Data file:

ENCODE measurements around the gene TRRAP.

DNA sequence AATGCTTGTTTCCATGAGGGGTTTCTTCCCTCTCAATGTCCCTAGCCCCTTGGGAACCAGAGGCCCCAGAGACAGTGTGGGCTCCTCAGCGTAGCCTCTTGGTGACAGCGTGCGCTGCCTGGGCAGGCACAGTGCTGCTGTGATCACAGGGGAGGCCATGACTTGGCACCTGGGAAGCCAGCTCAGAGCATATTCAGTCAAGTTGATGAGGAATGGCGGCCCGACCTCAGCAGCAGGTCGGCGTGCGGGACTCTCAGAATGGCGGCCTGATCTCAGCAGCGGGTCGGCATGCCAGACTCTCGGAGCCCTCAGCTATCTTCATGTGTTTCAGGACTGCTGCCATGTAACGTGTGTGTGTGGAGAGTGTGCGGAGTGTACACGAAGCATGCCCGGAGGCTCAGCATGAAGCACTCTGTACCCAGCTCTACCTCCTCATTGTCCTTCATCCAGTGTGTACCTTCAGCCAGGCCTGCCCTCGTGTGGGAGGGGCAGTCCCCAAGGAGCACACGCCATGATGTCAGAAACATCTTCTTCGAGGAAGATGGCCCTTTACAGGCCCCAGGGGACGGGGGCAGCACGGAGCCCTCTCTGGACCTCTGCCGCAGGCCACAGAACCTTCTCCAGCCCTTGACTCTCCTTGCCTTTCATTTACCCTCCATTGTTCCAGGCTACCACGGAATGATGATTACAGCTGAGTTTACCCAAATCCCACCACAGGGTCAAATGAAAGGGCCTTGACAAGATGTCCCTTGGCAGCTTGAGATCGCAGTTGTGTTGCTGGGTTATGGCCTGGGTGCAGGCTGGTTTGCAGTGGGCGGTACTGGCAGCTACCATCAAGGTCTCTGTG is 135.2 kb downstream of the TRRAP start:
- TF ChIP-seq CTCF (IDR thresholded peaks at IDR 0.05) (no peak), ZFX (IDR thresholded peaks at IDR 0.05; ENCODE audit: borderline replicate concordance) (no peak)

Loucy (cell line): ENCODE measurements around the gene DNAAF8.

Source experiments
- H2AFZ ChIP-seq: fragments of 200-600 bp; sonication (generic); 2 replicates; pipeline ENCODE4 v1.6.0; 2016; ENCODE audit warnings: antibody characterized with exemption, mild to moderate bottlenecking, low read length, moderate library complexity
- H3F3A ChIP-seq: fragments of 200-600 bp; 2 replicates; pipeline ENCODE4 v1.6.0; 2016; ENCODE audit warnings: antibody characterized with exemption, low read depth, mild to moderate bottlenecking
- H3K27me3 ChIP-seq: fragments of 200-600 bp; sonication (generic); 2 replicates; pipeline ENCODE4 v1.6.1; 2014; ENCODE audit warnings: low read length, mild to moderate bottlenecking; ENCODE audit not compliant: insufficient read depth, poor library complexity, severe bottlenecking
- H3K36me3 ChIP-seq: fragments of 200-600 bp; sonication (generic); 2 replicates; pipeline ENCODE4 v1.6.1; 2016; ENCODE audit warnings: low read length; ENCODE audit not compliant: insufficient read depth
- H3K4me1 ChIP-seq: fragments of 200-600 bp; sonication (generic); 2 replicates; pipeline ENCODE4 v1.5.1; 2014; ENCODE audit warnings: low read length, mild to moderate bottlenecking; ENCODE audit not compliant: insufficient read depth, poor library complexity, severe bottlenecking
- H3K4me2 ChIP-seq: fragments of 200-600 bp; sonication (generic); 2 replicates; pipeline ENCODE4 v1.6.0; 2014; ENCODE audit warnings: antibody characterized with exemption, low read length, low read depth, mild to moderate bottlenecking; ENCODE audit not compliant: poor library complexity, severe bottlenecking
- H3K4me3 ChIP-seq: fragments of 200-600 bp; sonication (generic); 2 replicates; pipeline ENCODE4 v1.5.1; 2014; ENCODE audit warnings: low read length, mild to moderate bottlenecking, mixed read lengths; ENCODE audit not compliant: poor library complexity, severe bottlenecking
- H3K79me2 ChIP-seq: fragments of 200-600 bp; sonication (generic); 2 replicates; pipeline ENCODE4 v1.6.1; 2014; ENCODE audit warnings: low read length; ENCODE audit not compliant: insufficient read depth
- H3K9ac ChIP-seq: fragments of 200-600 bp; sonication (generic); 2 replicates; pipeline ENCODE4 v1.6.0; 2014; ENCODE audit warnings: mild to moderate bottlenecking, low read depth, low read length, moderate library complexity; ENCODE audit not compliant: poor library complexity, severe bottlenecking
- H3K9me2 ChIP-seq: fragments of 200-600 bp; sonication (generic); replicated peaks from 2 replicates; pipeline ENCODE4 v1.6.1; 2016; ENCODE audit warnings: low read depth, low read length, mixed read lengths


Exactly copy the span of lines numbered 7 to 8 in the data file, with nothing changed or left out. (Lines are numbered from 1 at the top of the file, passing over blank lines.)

- H3F3A ChIP-seq: fragments of 200-600 bp; 2 replicates; pipeline ENCODE4 v1.6.0; 2016; ENCODE audit warnings: antibody characterized with exemption, low read depth, mild to moderate bottlenecking
- H3K27me3 ChIP-seq: fragments of 200-600 bp; sonication (generic); 2 replicates; pipeline ENCODE4 v1.6.1; 2014; ENCODE audit warnings: low read length, mild to moderate bottlenecking; ENCODE audit not compliant: insufficient read depth, poor library complexity, severe bottlenecking